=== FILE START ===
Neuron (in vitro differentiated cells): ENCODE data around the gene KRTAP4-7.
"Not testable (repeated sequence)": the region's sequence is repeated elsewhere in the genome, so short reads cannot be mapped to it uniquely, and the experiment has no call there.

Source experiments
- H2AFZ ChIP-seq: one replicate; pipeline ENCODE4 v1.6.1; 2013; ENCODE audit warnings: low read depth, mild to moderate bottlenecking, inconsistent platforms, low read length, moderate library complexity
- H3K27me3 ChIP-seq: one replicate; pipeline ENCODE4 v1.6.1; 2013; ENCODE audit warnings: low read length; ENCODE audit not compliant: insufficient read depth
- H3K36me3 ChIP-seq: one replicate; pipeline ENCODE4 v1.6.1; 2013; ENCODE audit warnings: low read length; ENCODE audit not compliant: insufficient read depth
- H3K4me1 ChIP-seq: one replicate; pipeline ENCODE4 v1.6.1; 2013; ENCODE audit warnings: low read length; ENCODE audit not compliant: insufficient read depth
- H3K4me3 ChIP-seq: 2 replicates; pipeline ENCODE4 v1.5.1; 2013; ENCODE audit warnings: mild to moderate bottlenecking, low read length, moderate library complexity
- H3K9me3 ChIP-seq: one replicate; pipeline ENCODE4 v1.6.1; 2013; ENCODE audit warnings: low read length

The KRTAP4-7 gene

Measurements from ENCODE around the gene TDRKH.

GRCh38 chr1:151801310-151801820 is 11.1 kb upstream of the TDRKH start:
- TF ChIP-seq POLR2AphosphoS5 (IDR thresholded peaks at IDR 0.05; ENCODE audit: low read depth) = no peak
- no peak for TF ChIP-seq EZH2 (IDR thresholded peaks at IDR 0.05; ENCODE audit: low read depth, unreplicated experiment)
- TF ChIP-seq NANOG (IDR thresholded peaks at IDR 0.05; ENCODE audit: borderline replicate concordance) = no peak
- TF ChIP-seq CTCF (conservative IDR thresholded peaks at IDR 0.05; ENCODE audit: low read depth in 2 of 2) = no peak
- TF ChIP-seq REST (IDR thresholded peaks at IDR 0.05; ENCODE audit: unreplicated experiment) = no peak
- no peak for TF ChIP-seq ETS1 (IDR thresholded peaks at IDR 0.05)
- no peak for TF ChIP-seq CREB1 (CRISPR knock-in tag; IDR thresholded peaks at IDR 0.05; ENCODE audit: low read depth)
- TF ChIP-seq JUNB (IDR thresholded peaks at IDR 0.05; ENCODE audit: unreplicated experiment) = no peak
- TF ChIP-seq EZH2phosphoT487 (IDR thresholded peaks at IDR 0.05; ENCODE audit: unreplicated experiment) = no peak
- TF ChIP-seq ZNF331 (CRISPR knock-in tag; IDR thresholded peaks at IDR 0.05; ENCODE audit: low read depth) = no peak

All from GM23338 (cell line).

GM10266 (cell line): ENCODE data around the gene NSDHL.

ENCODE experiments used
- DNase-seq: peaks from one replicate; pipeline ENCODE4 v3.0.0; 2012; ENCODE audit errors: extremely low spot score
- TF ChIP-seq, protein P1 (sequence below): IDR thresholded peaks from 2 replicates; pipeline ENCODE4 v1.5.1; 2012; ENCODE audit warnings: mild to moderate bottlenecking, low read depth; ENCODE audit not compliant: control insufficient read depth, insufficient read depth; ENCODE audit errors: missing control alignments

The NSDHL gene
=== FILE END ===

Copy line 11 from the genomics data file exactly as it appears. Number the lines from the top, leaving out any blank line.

Measurements from ENCODE around the gene TDRKH.